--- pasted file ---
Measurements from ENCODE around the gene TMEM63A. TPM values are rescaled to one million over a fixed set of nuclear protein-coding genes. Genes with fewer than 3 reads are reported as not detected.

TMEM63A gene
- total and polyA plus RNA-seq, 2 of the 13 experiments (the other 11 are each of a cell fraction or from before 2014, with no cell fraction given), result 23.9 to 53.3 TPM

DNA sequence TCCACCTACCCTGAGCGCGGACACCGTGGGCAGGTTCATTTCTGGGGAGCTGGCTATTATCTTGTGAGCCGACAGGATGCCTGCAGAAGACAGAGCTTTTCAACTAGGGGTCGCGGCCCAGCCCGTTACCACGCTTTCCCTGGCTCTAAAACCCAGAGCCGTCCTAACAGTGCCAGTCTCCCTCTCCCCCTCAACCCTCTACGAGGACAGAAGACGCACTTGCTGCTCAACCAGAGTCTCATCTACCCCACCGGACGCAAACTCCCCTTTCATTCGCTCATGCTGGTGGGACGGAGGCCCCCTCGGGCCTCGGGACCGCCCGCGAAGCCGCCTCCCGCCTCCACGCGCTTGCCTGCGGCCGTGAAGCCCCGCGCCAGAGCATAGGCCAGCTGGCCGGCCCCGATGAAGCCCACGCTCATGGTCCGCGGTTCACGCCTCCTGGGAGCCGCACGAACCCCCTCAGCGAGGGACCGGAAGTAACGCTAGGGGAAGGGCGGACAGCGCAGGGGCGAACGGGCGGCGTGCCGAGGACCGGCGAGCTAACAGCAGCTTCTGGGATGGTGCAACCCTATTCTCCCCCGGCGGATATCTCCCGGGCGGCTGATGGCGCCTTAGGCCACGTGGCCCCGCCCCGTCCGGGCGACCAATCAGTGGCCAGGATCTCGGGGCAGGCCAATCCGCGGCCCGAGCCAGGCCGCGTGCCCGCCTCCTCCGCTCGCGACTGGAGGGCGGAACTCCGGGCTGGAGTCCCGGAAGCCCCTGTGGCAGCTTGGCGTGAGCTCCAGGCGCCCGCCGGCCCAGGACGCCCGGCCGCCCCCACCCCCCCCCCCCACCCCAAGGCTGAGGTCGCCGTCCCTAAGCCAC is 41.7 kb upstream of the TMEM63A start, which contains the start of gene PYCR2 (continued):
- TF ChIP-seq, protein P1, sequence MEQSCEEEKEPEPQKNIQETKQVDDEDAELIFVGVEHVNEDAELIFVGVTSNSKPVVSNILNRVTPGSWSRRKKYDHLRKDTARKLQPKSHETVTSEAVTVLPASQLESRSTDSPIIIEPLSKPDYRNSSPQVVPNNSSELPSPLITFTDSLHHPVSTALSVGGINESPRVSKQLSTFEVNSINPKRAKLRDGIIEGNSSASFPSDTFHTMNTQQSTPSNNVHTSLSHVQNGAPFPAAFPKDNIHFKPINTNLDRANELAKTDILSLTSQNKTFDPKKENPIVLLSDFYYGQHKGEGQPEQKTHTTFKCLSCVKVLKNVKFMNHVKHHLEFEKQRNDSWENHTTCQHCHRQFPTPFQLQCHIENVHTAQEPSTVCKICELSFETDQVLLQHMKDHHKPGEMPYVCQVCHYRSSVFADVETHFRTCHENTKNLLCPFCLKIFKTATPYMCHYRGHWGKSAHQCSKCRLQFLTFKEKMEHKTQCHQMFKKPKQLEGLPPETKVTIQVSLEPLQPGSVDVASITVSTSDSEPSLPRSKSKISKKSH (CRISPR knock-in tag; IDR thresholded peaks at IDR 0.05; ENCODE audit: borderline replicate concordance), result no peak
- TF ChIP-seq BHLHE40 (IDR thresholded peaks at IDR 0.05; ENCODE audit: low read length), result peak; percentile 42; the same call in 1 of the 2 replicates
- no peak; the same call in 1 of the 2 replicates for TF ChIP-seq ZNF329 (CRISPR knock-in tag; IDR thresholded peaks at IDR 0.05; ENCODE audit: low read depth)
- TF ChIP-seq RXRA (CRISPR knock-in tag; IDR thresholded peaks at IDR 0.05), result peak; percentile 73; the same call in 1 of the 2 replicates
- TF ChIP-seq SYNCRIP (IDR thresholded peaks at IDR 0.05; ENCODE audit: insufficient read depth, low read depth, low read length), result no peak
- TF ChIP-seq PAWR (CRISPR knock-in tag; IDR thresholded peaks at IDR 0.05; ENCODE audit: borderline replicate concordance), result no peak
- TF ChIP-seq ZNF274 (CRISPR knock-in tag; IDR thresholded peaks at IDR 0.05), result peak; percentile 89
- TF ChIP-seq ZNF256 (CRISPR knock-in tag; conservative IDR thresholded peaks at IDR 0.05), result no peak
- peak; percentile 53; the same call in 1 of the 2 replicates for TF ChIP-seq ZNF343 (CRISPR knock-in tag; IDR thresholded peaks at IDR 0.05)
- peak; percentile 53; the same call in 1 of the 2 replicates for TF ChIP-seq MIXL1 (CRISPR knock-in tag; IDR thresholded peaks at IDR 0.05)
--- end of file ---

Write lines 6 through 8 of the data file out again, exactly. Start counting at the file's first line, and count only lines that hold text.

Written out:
- TF ChIP-seq BHLHE40 (IDR thresholded peaks at IDR 0.05; ENCODE audit: low read length), result peak; percentile 42; the same call in 1 of the 2 replicates
- no peak; the same call in 1 of the 2 replicates for TF ChIP-seq ZNF329 (CRISPR knock-in tag; IDR thresholded peaks at IDR 0.05; ENCODE audit: low read depth)
- TF ChIP-seq RXRA (CRISPR knock-in tag; IDR thresholded peaks at IDR 0.05), result peak; percentile 73; the same call in 1 of the 2 replicates